Takeout Window
    • Top 5 Smartphone Vendors by Volume
    • The Inventing World's New Billboard?

    In Case You Missed It...
    Members Making News
    ---

    I ran into Todd Bradley from Hewlett-Packard at Brainstorm last week. He, perhaps alone among the many participants, had the hardest time coming up with a business card. This is understandable: Todd has just been reassigned from running what had been the world's largest PC operation to trying to fix things in China. The words "daunting" and "fraught" come to mind...

    ...Is it possible that we are not running out of great inventors, but rather, the business models to enable them?


    Share this: Share on Facebook Tweet about this on Twitter Share on Google+ Share on LinkedIn Email this to someone
  • SNS: “Safety on the Net”: A Centerpiece Conversation with Vint Cerf

    July 24, 2013

    Volume 16, Issue 26
    Week of July 22, 2013
    In This Issue
    Feature: "Safety on the Net": A Centerpiece Conversation with Vint Cerf
    • Vint Cerf: SNS & External Links
    • About Vint Cerf
    • About Larry Smarr

    ---

    Introduction and Publisher's Note:It seems that not a week goes by without Vint Cerf, Google's Chief Evangelist and the "Father of the Internet," receiving yet another prize, award, or accolade. We were lucky enough this year that Vint made the time to join us for a conversation onstage with his longtime friend Larry Smarr, himself one of the technology heroes of the age. The result is one of the most fascinating and enjoyable renditions of a cross between technology history and anecdotes, and a deep engineering-driven understanding of today's security vs. privacy issues on the Net. I have no doubt that our members will delight in their exchange of ideas, inventions, and the inside story on what we now call the Net. -mra.


    Share this: Share on Facebook Tweet about this on Twitter Share on Google+ Share on LinkedIn Email this to someone
  • SNS: Redesigning Television: Part II

    July 16, 2013

    Volume 16, Issue 25
    Week of July 15, 2013
    In This Issue
    Feature: Redesigning Television: Part II
    • It's All About the Net
    • The Solution Sets
    • The Big Screen
    • E-Commerce
    • Content
    • Screens and Guides
    • Communications
    • The Data Stream
    • Summary

    Quotes of the Week
    Upgrades
    • The Android Master Key Bug

    Takeout Window
    • The Advertiser's Dream TV

    In Case You Missed It...
    Members Making News---

    In Part I of this two-part series, we looked at the current television landscape: who views, using what devices; who pays for advertising, in what sectors; what today's hardware and software offerings are; how much money is involved in the industry; where the fast learning is going on in networks and local stations; how the vertical e-commerce companies are playing; and more (see "SNS: Redesigning Television: Part I"). This week, we'll look forward five years or so and try to understand what to expect in the complex, transitional ecosystem of TV.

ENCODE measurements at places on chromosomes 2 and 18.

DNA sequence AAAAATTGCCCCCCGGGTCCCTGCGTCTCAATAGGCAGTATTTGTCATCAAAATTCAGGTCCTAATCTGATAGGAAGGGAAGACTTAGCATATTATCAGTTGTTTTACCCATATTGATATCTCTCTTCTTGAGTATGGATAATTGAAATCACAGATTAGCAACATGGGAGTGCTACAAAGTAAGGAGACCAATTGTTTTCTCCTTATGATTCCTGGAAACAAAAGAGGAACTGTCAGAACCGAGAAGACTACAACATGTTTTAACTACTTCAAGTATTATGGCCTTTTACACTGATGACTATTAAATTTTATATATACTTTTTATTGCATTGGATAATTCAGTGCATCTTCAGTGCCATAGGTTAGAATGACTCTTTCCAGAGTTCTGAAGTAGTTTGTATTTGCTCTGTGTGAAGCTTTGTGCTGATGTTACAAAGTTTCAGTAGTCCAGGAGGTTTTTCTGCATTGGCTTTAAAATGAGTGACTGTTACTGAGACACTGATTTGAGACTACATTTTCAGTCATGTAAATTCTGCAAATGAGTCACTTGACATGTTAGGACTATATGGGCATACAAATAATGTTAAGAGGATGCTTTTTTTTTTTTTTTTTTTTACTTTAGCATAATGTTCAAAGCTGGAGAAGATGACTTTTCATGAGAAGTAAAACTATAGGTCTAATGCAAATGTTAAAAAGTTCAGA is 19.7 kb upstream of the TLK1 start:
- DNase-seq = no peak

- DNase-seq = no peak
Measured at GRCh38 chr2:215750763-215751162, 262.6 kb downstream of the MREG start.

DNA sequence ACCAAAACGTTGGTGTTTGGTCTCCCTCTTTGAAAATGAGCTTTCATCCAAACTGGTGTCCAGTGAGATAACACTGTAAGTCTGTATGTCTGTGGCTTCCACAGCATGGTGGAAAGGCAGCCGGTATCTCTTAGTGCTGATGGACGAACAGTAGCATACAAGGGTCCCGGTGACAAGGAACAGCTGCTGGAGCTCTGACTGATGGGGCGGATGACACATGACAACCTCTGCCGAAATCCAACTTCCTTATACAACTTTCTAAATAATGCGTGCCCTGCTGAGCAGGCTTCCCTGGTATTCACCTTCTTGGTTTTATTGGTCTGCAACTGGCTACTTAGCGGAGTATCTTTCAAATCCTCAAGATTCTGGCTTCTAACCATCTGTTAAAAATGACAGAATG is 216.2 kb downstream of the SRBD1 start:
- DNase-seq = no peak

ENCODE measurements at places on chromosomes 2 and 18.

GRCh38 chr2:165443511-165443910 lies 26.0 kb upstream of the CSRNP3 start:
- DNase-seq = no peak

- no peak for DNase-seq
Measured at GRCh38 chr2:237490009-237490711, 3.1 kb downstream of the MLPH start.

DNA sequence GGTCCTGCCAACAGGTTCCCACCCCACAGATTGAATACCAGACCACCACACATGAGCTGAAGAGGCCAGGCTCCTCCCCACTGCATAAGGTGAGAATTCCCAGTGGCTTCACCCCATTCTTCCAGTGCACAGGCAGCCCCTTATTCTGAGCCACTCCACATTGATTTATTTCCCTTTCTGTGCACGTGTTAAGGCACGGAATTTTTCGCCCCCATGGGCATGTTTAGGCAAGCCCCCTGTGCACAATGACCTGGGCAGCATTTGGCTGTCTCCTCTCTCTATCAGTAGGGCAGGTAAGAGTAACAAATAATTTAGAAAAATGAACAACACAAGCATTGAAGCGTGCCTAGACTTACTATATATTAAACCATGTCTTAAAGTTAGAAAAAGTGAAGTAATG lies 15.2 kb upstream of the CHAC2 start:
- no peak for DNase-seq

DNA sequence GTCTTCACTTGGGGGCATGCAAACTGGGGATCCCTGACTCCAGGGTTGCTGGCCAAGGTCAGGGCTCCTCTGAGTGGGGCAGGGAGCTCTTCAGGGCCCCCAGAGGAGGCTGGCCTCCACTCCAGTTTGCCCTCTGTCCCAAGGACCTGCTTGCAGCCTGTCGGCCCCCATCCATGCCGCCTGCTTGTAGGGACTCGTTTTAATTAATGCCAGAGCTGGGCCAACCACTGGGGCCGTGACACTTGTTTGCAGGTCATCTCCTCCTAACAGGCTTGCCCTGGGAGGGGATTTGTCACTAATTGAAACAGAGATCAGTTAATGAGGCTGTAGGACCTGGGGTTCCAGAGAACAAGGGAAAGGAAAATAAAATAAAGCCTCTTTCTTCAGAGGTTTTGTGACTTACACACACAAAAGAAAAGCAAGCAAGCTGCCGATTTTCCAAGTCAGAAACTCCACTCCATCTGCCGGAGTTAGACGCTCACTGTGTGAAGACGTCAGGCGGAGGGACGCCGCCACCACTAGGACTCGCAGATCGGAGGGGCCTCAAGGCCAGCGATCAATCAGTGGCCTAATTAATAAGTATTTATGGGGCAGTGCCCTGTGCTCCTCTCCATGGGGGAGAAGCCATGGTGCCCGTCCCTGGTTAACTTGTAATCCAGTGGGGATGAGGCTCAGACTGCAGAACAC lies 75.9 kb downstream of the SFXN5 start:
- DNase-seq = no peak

Share this: Share on Facebook Tweet about this on Twitter Share on Google+ Share on LinkedIn Email this to someone
  • SNS: Redesigning Television: Part I

    July 12, 2013

    Volume 16, Issue 24
    Week of July 8, 2013
    In This Issue
    Feature: Redesigning Television: Part I
    • The TV Ecosystem Today
    • Networks vs. Local Stations
    • The Hardware, and the Little Boxes
    • Content Is King
    • The Software

    Quotes of the Week
    Upgrades
    • Gene Patents

    Takeout Window
    • The New TV Hardware

    Ethermail
    In Case You Missed It...
    Members Making News
    ---

    Although it isn't only about money, it really is all about the money. So let's start with the big number: last year, in the US alone, vendors spent $74B on television advertising.

    OK, we got that out of the way. Television is in the middle of a revolution. But given this undeniable fact, it is remarkable how little television has changed in the last few decades. Even when the world's most amazing change artists - Steve Jobs, for instance, or Google, or Amazon - have taken a run at this issue, not much has changed.

    This is unusual, if not amazing. And yet everyone, literally, believes that TV is undergoing the most radical revolution it has ever experienced. Is it? If so, we haven't yet seen the result.


    Share this: Share on Facebook Tweet about this on Twitter Share on Google+ Share on LinkedIn Email this to someone
  • SNS: Zero Loss: The Fire CxO IP Checklist

    July 4, 2013

    Volume 16, Issue 23
    Week of July 1, 2013
    In This Issue
    Feature: Zero Loss: The Fire CxO IP Checklist
    • Is Knowledge Enough?
    • Barriers to Success
    • The FiRe CTO Challenge

    Quotes of the Week
    Upgrades
    • Apple's Ads

    Takeout Window
    • The FiRe CTO Design Challenge: Zero Loss - A CxO Checklist
    • The Government Agency View

    In Case You Missed It...
    Members Making News
    ---

    For corporate executives, security is no longer a security issue; it's an economic imperative. The theft of their secrets can destroy their flagship product line, their company, or even their whole economic sector. How can a CEO, CIO, CSO, or CTO do his fiduciary duty of protecting crown jewel intellectual property? Obviously, these executives are now responding to the proven threat by investing in more secure systems, right? Not so fast.